Local officials say suspected nomadic Misseriya herders from Sudan attacked a village in the disputed oil-rich region of Abyei leaving 24 people wounded and abducting 15 others.
At least 32 people were killed on Wednesday when suspected nomadic Misseriya herders from Sudan attacked a village in the disputed oil-rich region of Abyei along the border of South Sudan, a local official said.
"Thirty-two people were killed among them children and women, and secondly about 24 people are wounded ... about 15 people including children were abducted and 20 houses burned," Kuol Alor Kuol, the chief administrator of the Abyei area, told AFP news agency.
The status of Abyei was supposed to have been resolved via referendum after a 2005 peace deal that preceded South Sudan's 2011 secession from Sudan, but the vote has never been held.
The area, which has oil reserves, is populated by the Ngor Dinka ethnic community and the Arab Misseriya, who usually foray from Sudan into South Sudan with their animals for grazing.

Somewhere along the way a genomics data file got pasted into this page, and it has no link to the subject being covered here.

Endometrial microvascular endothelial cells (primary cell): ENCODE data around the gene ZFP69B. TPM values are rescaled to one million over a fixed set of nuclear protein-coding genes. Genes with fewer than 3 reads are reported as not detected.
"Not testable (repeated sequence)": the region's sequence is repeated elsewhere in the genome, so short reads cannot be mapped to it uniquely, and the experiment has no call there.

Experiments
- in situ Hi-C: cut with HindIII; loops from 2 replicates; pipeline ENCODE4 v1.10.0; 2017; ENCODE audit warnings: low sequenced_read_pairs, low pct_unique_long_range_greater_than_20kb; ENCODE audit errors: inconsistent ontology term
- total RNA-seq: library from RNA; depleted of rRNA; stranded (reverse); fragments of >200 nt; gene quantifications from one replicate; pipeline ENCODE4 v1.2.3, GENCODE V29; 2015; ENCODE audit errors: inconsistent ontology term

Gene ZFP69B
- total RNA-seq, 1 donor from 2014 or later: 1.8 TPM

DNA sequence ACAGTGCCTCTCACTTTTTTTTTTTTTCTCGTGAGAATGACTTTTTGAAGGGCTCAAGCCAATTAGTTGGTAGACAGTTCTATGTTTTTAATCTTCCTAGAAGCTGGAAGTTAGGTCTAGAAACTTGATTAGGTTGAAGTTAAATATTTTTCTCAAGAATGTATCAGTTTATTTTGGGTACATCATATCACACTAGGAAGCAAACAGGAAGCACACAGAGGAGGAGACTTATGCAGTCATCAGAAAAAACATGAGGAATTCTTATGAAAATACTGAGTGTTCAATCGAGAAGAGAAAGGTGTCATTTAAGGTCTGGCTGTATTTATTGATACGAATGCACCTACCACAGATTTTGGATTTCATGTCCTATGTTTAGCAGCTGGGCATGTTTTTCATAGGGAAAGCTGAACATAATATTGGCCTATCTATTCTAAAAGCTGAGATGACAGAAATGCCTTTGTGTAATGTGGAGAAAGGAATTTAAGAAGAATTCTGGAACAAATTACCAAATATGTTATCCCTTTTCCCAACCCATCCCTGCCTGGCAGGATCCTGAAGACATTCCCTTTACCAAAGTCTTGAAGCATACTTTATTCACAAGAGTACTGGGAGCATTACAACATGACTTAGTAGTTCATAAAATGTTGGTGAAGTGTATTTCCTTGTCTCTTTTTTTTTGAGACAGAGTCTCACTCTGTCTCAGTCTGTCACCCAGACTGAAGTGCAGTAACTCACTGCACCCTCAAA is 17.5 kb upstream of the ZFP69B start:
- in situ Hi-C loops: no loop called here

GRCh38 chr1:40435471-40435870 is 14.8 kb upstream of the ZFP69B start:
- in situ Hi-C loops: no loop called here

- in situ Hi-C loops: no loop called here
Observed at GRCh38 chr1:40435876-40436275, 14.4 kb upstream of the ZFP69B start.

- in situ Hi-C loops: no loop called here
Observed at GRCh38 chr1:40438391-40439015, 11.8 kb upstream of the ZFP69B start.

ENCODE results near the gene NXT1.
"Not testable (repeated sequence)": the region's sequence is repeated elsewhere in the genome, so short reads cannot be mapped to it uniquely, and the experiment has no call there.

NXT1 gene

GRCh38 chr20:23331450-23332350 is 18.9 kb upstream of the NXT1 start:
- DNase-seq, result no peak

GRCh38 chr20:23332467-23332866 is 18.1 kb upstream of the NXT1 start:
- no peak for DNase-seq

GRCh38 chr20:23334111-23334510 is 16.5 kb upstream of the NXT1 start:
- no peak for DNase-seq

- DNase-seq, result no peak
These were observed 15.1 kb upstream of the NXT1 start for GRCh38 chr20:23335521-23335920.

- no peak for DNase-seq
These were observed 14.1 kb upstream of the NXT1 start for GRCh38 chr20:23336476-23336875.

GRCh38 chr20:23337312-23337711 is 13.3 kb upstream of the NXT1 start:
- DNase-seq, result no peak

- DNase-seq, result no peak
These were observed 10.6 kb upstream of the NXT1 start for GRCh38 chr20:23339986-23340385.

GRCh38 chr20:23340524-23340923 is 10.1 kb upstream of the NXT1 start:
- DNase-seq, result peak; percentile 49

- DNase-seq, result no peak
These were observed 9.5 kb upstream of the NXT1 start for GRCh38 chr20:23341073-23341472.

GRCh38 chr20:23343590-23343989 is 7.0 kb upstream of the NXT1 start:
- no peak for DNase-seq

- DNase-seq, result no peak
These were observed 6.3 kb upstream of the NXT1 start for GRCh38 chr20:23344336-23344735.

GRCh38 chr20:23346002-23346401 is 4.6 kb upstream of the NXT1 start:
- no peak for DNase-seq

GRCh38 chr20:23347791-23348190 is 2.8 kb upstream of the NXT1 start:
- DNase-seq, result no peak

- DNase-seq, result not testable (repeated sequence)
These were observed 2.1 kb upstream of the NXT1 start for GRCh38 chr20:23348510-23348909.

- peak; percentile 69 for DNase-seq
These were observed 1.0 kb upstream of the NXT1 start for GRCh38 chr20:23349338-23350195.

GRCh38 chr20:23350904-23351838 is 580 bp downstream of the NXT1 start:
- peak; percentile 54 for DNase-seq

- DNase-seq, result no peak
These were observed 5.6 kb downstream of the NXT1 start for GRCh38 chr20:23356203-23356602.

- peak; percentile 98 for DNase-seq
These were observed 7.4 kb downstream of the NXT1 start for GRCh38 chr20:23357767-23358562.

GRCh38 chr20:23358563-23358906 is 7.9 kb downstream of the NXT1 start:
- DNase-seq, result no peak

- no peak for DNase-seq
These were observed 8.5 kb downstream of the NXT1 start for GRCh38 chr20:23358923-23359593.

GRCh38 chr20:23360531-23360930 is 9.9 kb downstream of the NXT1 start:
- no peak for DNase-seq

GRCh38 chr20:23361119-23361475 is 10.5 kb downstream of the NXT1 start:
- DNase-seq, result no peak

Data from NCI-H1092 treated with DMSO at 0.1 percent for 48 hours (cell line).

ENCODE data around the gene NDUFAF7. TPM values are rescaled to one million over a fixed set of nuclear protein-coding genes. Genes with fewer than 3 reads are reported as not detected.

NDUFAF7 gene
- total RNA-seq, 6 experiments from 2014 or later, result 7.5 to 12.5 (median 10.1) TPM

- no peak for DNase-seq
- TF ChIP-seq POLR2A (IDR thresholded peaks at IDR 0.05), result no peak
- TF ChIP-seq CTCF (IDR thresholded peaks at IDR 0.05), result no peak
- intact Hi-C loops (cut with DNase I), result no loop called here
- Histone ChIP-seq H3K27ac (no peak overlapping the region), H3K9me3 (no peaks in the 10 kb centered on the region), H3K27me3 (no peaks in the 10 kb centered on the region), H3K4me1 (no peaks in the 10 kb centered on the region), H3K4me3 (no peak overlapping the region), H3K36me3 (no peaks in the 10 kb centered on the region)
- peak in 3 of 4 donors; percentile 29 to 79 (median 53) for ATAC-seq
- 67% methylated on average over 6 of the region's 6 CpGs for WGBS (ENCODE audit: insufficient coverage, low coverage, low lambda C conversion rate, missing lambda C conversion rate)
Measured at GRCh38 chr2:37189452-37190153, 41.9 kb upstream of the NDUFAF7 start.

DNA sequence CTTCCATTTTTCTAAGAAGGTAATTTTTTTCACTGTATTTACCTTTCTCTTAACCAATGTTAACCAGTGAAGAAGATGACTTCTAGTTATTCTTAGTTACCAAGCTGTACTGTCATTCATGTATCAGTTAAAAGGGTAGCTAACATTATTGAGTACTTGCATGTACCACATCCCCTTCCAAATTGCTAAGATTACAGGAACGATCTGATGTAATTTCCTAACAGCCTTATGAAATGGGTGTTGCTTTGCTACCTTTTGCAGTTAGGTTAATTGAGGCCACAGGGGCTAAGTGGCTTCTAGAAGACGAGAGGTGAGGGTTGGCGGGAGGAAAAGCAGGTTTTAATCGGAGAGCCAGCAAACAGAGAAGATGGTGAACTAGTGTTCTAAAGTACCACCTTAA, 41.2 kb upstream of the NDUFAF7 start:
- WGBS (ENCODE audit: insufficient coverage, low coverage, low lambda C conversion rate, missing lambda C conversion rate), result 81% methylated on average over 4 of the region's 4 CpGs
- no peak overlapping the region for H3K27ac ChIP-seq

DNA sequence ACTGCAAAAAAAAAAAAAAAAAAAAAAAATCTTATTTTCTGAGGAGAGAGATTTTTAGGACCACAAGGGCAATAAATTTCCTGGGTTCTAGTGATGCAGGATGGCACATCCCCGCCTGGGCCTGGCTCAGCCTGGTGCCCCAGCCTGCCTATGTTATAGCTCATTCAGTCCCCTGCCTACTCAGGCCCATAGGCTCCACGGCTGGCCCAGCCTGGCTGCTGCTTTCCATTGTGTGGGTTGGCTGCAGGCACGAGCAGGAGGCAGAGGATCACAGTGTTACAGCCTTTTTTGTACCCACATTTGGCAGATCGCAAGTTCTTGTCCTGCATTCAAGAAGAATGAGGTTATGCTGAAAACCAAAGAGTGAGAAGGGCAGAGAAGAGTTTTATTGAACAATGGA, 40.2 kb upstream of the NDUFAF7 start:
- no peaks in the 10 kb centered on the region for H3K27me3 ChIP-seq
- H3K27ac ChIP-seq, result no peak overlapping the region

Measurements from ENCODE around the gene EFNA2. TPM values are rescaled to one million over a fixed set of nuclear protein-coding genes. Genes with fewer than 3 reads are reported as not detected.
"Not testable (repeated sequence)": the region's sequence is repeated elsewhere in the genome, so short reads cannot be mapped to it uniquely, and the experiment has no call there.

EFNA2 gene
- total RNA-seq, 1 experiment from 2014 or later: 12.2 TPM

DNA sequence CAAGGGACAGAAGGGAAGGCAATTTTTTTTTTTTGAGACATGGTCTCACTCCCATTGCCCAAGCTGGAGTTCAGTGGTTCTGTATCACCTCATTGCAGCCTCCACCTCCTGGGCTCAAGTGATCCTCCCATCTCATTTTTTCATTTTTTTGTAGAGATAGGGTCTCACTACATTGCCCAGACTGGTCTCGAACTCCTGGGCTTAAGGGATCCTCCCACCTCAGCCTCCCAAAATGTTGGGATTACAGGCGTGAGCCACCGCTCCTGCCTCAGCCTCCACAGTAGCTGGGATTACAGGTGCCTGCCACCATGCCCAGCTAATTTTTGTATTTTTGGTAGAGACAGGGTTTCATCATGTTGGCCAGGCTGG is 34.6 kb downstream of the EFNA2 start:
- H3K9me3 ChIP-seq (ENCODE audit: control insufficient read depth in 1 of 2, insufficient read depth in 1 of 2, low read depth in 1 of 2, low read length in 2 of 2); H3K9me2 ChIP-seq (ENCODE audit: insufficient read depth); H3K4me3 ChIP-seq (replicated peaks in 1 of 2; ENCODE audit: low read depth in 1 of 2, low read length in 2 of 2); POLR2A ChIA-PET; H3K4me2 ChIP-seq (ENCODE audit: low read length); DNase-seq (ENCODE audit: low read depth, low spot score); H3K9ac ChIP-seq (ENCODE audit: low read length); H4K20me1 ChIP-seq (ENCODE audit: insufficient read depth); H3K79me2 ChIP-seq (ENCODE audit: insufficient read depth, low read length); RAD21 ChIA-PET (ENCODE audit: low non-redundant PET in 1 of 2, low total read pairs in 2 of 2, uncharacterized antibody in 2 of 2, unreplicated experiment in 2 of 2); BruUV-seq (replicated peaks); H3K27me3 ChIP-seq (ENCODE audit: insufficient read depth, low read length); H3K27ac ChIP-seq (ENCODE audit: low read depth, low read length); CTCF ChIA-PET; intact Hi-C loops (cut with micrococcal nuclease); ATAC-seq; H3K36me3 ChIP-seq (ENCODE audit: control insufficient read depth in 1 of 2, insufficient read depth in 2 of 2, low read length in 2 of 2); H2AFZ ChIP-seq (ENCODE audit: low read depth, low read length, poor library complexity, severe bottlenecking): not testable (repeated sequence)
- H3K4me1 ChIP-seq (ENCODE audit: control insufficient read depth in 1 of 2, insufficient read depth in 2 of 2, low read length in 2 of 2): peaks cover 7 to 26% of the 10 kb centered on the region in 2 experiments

Villagers 'preparing mass graves'
Wednesday's attack unfolded at 7 am local time, said Kuol, when the tribesmen stormed the Dinka village of Kolom near Abyei town and set some of its dwellings ablaze.
"Bodies got burnt and you cannot recognise them," Kuol said.
It was not immediately clear whether all the dead died in burning homes. Kuol said another 18 villagers were wounded in the assault before the tribesmen withdrew.
"The situation at the moment is calm and the (Abyei-area) residents ... have all gone back. They are now preparing mass graves for the victims," he said.
The attackers probably aimed to drive locals out of the remote, poorly governed area to enhance their access to grazing resources, Kuol said.
There was no immediate comment from the Misseriya.
Oil-producing South Sudan plunged into civil war two years after its 2011 independence when President Salva Kiir sacked former rebel leader Riek Machar as vice president.
After five years of fighting, Kiir and Machar signed a peace deal but they are still struggling to form a unity government.
The conflict killed an estimated 400,000 people, triggered a famine and created Africa's biggest refugee crisis since the 1994 genocide in Rwanda.